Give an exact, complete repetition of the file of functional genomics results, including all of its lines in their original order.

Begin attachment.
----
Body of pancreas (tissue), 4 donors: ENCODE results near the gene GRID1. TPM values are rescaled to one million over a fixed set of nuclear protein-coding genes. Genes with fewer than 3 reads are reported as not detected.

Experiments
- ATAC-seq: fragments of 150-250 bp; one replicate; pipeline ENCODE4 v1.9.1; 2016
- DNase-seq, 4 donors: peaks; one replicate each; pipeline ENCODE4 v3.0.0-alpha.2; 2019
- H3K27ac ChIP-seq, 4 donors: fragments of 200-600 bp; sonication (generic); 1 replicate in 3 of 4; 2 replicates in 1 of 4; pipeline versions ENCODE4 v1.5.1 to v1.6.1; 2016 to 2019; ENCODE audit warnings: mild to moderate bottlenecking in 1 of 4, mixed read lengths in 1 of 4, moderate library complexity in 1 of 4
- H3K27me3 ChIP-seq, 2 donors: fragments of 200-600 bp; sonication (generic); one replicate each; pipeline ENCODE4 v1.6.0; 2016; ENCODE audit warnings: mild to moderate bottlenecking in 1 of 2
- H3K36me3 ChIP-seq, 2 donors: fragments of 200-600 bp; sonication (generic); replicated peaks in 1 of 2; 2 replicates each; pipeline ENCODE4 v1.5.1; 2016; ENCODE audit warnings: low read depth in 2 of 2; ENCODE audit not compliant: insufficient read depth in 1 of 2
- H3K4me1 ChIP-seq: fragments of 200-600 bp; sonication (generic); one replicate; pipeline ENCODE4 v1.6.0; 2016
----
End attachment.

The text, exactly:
Body of pancreas (tissue), 4 donors: ENCODE results near the gene GRID1. TPM values are rescaled to one million over a fixed set of nuclear protein-coding genes. Genes with fewer than 3 reads are reported as not detected.

Experiments
- ATAC-seq: fragments of 150-250 bp; one replicate; pipeline ENCODE4 v1.9.1; 2016
- DNase-seq, 4 donors: peaks; one replicate each; pipeline ENCODE4 v3.0.0-alpha.2; 2019
- H3K27ac ChIP-seq, 4 donors: fragments of 200-600 bp; sonication (generic); 1 replicate in 3 of 4; 2 replicates in 1 of 4; pipeline versions ENCODE4 v1.5.1 to v1.6.1; 2016 to 2019; ENCODE audit warnings: mild to moderate bottlenecking in 1 of 4, mixed read lengths in 1 of 4, moderate library complexity in 1 of 4
- H3K27me3 ChIP-seq, 2 donors: fragments of 200-600 bp; sonication (generic); one replicate each; pipeline ENCODE4 v1.6.0; 2016; ENCODE audit warnings: mild to moderate bottlenecking in 1 of 2
- H3K36me3 ChIP-seq, 2 donors: fragments of 200-600 bp; sonication (generic); replicated peaks in 1 of 2; 2 replicates each; pipeline ENCODE4 v1.5.1; 2016; ENCODE audit warnings: low read depth in 2 of 2; ENCODE audit not compliant: insufficient read depth in 1 of 2
- H3K4me1 ChIP-seq: fragments of 200-600 bp; sonication (generic); one replicate; pipeline ENCODE4 v1.6.0; 2016